heading page heading page
First page of Psalm 51 in a late 10th century psalter (British Library, add ms 37517, f.33). (From New Palaeographical Society 1909)   First page of St Matthew in an early 11th century gospel book (Cambridge, Trinity College Library, MS B.10.4). (From New Palaeographical Society 1903)

The first reads, in somewhat entangled form



and continues in an uncial script before reverting to the insular minuscule of the main text.

The second reads


amongst an entanglement of foliate ornament, interlace, and medallions depicting the evangelists.

An entire page has thus been appropriated for the purpose of marking an important place in the text through the use of enlarged and unusual scripts, elaborate decoration, but also by altering the strict and repeating left to right horizontal rhythm of the page. Here the penman has broken away from the design that could later be emulated by a machine.
In between these extremes of the minor heading and the heading which occupies a whole page, enlarged initials, historiated initials and miniatures could be inserted to provide emphasis, to suggest points to pause and ponder, to mark a passage in the text or to mark a place in mental space. Elaborate borders may contain some clues for reading the text, but often seem to simply identify a page through its graphic elements. Books designed for boring old scholars to study in their cloisters or university rooms might go on and on for pages of plain horizontal text. Books from which segments were read during liturgy, or even those designed for personal religious contemplation, may be more liberally festooned with these graphic punctuation marks and reminders.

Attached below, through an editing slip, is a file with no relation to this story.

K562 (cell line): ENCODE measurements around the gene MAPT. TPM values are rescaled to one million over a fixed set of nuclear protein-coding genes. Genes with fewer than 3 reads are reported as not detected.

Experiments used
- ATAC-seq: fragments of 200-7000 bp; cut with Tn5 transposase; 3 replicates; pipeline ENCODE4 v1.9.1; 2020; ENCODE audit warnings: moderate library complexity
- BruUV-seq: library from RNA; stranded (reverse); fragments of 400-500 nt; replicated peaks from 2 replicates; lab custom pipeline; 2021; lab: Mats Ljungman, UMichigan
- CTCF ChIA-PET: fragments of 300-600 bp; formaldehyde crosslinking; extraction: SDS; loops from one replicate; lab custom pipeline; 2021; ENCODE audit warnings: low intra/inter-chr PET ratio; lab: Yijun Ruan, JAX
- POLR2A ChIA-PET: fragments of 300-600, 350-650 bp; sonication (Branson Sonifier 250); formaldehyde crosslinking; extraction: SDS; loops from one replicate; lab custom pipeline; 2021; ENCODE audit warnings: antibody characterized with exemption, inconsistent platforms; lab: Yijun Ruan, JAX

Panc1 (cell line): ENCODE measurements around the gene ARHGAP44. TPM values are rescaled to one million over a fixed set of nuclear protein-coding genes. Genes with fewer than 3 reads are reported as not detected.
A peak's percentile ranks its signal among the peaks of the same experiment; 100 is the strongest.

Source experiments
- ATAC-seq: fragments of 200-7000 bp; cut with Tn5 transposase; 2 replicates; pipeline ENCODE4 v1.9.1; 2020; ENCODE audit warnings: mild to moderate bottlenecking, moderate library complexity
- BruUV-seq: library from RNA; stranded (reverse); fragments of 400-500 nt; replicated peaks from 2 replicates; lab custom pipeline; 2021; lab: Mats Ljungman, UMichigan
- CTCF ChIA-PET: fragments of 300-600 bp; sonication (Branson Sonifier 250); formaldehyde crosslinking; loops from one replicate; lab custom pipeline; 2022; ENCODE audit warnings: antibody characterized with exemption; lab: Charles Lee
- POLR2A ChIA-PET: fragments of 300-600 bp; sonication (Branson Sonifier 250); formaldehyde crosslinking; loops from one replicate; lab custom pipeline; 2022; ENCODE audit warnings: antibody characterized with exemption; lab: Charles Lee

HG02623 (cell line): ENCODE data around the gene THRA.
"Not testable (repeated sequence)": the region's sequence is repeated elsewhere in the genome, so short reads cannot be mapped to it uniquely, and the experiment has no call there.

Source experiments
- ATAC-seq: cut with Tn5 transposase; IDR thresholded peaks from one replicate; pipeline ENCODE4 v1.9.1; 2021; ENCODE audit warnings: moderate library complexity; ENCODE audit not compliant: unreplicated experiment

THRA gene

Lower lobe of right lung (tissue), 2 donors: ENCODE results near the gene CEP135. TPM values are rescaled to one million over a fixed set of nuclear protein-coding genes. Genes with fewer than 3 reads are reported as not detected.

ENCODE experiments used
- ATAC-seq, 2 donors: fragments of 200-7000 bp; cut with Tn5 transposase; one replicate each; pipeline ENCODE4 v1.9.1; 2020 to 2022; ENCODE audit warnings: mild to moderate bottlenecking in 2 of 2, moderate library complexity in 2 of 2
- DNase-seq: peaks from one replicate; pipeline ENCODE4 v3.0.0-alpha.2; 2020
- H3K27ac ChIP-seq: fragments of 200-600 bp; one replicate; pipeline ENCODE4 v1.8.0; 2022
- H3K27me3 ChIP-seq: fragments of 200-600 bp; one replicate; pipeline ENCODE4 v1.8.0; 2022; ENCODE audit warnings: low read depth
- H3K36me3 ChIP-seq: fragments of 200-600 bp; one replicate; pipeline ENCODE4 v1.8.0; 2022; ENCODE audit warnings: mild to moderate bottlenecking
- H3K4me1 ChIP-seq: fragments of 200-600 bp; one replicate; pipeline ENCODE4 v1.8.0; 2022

text with rubrics and initials
A simple text page from a book of hours divides the text up with enlarged illuminated initials and rubrics (National Library of Australia, MS 1097/9, f.35r). By permission of the National Library of Australia.
miniature with text St Catherine stands in triumph over her pagan oppressor in a miniature page from the same book of hours as above (f.22r). By permission of the National Library of Australia.